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Understanding Music

 

MUS 100

 

Work Report

 

by: Vladislav Exxx

 

Wolfgang Amadeus Mozart

 

Symphony No. 40 in G Minor, K. 550

 

Instructor: Dr. Timothy M. Crain

 

DePaul University

 

11 November 2002

 

I. Work Analysis

 

Being an admirer of the music of Wolfgang Amadeus Mozart, I chose to

analyze Mozart’s Symphony No. 40 in G Minor. An early analyst and

critic of Mozart’s music, Otto Jahn called the Symphony No. 40 “a

symphony of pain and lamentation.” Another critic said it was “nothing

but joy and animation” (Kramer 480). While these two remarks may be used

as extreme ways to interpret the symphony, its character and mood are

captivating and touching.

 

The standard instrumentation for this piece includes woodwinds (flutes,

oboes, clarinets, and bassoons), strings (violins, violas, cellos, and

basses), and brass (horns), The instrumentation does not include any

percussion or heavy brass. The horns are used sparingly, only to add

density to the tone or emphasize the crescendos and sforzandos.

 

The symphony itself is comprised of four movements:

 

Movement One – Molto allegro

 

Movement Two – Andante

 

Movement Three – Allegretto

 

Movement Four – Allegro assai

 

The first movement of the symphony opens in a minor key with a piano but

agitated principal theme that repeats itself throughout the movement.

Such an opening is not a usual one; a listener may have expected some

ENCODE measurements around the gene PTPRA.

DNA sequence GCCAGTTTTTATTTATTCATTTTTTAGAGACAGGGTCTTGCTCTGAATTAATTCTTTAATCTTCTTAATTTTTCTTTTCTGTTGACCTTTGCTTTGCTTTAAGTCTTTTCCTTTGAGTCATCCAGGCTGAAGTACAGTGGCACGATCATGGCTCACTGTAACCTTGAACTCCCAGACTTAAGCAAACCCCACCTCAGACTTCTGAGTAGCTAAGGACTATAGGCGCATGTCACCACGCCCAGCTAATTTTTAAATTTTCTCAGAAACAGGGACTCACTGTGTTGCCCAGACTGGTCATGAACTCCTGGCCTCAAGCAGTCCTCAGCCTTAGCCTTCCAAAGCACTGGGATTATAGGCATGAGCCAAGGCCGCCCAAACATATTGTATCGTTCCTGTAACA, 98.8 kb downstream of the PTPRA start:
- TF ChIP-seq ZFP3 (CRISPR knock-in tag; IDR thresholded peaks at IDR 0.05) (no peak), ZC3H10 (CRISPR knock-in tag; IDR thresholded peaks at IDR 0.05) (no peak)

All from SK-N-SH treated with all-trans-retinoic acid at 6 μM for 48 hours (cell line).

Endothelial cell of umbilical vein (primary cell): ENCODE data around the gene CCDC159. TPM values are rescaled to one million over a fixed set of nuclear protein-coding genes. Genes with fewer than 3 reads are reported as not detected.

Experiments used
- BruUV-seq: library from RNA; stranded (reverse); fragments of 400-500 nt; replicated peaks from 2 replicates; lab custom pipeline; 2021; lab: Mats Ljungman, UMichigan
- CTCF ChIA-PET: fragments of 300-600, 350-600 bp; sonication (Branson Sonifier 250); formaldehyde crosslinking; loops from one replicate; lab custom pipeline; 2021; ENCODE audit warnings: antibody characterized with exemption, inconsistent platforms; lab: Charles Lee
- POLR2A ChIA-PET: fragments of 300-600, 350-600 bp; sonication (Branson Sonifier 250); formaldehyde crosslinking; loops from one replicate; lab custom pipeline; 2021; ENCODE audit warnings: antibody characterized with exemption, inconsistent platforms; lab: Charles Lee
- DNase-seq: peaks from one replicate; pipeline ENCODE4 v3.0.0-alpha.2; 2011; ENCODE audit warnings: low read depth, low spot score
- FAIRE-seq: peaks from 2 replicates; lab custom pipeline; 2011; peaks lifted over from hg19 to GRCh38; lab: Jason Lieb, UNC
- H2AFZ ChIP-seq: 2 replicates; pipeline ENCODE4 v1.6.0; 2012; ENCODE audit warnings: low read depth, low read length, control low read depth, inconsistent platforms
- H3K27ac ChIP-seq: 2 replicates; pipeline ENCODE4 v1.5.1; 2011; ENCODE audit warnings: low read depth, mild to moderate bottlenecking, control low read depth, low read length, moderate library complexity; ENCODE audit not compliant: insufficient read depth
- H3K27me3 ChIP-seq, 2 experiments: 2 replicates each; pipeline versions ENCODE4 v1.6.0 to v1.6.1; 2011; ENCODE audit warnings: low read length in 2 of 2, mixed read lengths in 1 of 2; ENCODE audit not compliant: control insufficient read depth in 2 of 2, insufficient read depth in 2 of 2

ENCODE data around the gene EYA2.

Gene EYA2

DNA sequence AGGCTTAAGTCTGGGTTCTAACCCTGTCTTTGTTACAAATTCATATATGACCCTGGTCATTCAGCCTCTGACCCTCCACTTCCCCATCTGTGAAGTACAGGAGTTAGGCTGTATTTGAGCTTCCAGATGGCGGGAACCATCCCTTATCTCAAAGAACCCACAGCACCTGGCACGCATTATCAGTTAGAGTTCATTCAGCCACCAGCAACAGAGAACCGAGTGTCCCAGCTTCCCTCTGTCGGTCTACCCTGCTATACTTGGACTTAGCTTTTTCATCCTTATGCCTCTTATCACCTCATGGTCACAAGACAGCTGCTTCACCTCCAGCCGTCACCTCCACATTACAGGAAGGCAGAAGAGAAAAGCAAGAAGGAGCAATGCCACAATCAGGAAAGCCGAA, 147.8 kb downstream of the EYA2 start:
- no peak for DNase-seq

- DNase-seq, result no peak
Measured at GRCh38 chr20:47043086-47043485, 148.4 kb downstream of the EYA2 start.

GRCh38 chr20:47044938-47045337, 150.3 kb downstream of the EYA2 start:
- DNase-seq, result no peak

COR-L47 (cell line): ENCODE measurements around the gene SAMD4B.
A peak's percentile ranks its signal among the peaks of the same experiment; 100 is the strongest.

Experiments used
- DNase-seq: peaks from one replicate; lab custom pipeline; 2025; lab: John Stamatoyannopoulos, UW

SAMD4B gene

sort of an introduction to precede such a theme, but Mozart decides to

omit any prelude, thereby establishing a certain feeling of restlessness

or anxiety. The first movement exhibits frequent interchanges between

piano and forte. Of all the sections of the first movement, only the

development is played in a major key with disjunct motion. This,

combined with other expressive elements, further contributes to the

movement’s general uneasy mood. The meter here is duple simple, and it

remains constant throughout the movement. The first movement is

presented in the Sonata-allegro form, with a motivic structure quality

in the principal theme, and a homophonic texture.

 

Obediently following the sonata plan, Mozart slows down his second

movement to andante. Violas play the principal theme and are later

joined by the first and second violins, imitating one another. The

dominating strings maintain dynamics within range of piano, but

sforzandos are contributed by the basses. The meter in this movement is

duple compound, and like in the first movement, this one is composed in

sonata-allegro form. Homophonic accompaniment in an E-flat tonality

supports a wide-range, but conjunct-motion melody that is characterized

by regular periodic structures.

 

The third movement is in triple simple meter with the orchestra once

again dominated by the strings. The minuet and trio form naturally

divides the movement into three sections with different keys, dynamics,

and a da capo. The minuet section and its a da capo are played forte and

in a minor key, while the trio is piano and in a major key. The tempo

remains allegretto throughout the entire movement. Unlike the second

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